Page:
Accused in Cusworth murder appears in court

The man accused of killing Nelson’s Jennifer Cusworth in 1993 appeared in court Monday for the start of six weeks of legal proceedings.

Nelson's Jennifer Cusworth was murdered in 1993. The man accused of the crime returned to court this week for the start of his trial.

The man accused of killing Nelson’s Jennifer Cusworth in 1993 appeared in court Monday for the start of six weeks of legal proceedings.

Neil Snelson has been behind bars since his 2009 arrest on the charge of first-degree murder and wore the impact of that experience.

A noticeably thinner and greyer version of the Kelowna man sat before the court as lawyers argued over evidence they’d like to have brought forward during the trial.

There is a publication ban on this portion of the process, which is expected to last around two weeks, according to Crown counsel Iain Currie.

Once the evidence is squared away, a one to two-day jury selection is scheduled to start September 12.

One of the more unique aspects of the process is that jury candidates will be vetted by previously selected jurors.

“The first two jurors will take their place … and then they will decide yes or no,” said Currie, adding he and the defence will have the option to challenge.

“Then we will start the trial as soon as the jury is selected,” said Currie.

He did not say why that unusual process is being used to select jurors.

The trial is expected to last about four weeks, and 47 Crown witnesses are expected to take the stand.

It’s likely to be a closely watched and well attended process. Friends and family of Cusworth have been vigilant about keeping a spotlight on the crime, since October 17, 1993 when the 19-year-old’s body was found on Swamp Road.

Parents Jean and Terry Cusworth made an annual plea that their daughter’s killer come forward and they, along with a healthy support network, have attended all previous legal proceedings.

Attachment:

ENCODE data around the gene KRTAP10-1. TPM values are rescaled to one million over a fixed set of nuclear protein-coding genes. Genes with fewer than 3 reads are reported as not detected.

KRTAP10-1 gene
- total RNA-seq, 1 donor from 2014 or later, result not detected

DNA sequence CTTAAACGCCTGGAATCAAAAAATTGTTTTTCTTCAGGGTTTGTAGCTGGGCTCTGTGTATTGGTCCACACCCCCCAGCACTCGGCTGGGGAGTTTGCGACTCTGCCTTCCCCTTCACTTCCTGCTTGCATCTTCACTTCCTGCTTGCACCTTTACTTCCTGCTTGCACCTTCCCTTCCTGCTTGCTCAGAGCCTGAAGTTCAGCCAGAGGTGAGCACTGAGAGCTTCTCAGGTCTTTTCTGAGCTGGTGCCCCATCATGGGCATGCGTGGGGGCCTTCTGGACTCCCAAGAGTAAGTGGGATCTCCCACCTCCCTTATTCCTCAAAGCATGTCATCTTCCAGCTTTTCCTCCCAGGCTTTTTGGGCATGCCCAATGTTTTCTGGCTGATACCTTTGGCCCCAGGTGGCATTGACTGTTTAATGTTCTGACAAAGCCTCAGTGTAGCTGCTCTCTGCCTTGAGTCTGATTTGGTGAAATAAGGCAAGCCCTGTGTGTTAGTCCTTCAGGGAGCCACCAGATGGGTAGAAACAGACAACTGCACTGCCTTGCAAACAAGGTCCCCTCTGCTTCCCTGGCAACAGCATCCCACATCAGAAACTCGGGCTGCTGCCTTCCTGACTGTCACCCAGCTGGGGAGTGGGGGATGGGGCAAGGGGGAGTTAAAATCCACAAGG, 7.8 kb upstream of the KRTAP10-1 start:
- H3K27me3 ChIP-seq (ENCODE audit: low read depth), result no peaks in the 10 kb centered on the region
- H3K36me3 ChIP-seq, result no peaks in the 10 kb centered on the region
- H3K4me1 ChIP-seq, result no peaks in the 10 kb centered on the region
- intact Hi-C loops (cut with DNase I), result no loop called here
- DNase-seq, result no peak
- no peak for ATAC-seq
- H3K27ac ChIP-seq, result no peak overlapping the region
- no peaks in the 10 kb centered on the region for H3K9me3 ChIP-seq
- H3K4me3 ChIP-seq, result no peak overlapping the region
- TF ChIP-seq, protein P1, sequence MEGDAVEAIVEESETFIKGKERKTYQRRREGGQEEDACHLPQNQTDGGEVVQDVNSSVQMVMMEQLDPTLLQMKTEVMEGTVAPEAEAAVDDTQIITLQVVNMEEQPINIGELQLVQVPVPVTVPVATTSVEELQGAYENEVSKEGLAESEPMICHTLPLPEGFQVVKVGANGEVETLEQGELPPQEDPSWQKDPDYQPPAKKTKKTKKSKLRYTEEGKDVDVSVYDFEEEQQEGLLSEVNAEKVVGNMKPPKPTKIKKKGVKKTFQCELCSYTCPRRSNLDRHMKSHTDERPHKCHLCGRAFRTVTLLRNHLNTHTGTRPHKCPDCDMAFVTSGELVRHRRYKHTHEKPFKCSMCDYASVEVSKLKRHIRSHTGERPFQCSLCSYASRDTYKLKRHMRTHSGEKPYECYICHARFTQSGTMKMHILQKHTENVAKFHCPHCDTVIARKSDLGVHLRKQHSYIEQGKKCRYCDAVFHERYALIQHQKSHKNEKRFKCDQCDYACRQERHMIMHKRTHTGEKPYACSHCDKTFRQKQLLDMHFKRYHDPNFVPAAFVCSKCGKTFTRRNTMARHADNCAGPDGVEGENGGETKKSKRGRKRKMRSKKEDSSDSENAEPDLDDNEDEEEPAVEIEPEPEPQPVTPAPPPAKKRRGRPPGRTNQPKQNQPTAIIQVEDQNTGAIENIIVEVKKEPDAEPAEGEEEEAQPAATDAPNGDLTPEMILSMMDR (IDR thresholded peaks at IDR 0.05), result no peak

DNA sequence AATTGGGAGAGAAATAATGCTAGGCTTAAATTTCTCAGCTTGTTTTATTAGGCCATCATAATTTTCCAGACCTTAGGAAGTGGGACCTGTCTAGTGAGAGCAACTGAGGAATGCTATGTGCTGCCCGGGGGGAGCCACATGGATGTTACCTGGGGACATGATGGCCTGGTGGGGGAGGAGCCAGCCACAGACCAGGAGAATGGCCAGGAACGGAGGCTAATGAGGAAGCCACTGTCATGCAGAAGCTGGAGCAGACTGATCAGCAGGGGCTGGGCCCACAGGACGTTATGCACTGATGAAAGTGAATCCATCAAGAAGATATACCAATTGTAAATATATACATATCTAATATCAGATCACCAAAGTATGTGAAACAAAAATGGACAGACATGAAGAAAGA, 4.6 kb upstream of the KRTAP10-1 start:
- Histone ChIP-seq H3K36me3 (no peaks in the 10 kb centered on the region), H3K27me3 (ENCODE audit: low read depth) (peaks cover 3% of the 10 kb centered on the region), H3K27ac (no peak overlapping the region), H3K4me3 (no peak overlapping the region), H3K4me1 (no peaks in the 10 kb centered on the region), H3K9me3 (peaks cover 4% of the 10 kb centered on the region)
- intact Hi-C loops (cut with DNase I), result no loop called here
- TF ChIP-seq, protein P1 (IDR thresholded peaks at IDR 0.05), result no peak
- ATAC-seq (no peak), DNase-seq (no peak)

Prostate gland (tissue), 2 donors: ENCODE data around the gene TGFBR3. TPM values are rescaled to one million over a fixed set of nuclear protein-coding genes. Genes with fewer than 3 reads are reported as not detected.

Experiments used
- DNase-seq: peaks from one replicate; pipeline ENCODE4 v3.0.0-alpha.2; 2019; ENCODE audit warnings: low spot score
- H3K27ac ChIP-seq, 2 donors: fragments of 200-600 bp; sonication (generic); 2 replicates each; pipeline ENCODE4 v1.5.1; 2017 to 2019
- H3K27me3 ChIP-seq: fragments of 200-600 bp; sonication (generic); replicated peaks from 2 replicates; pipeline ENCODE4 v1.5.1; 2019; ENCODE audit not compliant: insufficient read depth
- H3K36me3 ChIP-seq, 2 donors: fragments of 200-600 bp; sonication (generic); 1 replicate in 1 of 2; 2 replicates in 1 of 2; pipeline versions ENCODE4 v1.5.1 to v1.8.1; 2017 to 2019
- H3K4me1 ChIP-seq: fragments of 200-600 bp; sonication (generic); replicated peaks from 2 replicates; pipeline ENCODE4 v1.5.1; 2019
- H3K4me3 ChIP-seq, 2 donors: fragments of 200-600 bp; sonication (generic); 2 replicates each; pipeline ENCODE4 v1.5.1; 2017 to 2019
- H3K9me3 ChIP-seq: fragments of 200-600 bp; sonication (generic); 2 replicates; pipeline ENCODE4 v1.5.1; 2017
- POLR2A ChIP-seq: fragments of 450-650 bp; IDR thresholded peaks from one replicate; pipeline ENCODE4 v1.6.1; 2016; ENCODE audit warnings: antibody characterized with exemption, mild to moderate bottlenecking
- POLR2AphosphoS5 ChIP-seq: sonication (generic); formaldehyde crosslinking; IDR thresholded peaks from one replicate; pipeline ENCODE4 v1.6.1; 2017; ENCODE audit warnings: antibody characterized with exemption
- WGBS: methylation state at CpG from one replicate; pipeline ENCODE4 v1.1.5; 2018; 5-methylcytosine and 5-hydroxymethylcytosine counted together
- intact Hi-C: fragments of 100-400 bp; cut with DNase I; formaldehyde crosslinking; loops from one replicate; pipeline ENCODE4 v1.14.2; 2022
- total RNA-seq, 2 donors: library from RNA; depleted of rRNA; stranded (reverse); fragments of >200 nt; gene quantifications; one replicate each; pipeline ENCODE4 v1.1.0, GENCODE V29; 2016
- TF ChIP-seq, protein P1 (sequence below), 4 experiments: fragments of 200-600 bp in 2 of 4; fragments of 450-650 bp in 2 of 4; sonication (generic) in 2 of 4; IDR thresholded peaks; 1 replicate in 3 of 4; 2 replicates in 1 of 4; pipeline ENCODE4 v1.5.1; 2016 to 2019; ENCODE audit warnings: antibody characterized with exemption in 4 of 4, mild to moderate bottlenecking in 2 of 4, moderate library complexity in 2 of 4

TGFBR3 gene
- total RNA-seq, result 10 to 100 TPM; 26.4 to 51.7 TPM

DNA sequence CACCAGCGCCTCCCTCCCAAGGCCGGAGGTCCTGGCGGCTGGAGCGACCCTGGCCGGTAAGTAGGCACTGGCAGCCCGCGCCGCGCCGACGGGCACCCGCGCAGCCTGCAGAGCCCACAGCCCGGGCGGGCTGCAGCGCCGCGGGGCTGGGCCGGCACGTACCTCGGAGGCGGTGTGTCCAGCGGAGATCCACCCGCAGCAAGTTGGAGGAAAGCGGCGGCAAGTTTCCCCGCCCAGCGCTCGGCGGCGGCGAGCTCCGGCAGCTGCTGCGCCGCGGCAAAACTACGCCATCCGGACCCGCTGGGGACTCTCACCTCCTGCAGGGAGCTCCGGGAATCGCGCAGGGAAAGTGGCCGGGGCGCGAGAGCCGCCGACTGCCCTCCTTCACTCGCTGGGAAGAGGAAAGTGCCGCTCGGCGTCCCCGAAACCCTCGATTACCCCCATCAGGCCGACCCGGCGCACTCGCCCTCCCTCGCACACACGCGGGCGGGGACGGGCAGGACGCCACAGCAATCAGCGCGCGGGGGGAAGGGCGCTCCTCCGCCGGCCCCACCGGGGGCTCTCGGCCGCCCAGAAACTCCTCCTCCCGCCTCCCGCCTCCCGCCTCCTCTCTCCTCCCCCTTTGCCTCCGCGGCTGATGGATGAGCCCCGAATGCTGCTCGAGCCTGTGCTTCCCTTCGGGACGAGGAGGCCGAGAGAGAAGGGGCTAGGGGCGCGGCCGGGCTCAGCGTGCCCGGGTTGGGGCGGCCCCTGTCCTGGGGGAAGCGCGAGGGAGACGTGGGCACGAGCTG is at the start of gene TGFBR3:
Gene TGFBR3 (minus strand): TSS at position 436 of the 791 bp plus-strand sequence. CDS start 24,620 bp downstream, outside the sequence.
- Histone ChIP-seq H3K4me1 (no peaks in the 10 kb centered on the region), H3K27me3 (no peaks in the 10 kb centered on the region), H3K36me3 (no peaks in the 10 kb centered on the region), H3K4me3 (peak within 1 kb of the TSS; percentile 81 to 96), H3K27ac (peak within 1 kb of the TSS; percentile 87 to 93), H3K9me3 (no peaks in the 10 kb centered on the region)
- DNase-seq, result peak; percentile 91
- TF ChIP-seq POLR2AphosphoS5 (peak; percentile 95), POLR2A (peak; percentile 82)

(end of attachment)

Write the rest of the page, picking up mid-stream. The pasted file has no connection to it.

The family has decided not to speak with media until the trial is over.

Cusworth graduated from L.V. Rogers. Her mother was an elementary school principal in Nelson.

Just Posted

PHOTOS: L.V. Rogers sends off its grad class

Check out our pictures of the festivities

Nine fires burning in West Kootenay

All fires considered to be lightning caused.

Castlegar mayor releases FCM itinerary

Bruno Tassone delivers promised report on activities at Quebec City municipal conference

COLUMN: 1919 – Police chief reminds drivers of streetcar etiquette

Greg Scott takes us back to a century ago in the files of the Nelson Daily News

Nelson archers host meet

The Nelson Rod and Gun Club hosted 78 archers

10 facts about Father’s Day

Did you know that the special day for dads was first celebrated in 1910?

B.C. VIEWS: When farmland protection doesn’t protect farmers

Secondary residences aren’t mansions, families tell Lana Popham

Bombers down B.C. Lions 33-23 in season opener

Former Lion Andrew Harris leads Winnipeg with 148 rushing yards

Northern B.C. family remembers murdered Indigenous woman with memorial walk

Still no closure for Ramona Wilson’s family 25 years later

B.C. university to offer mentorship program for former youth in care

Students using the provincial tuition waiver program will soon be able to form a community at KPU

You might not know these B.C. records are public

Hired a lawyer to file a civil claim? Those are published online

B.C. bus driver loses case to get job back after texting while driving full bus

An arbitator ruled that Tim Wesman’s phone usage was a “a reckless disregard for public safety”

Revamped B.C. Lions set to battle veteran Winnipeg Blue Bombers

The Lions’ first test of the season will be a big one

No business case for Trans Mountain expansion, says former environment minister

Cabinet is expected to announce its decision on the expansion of the Alberta-to-B.C. pipeline by Tuesday

Most Read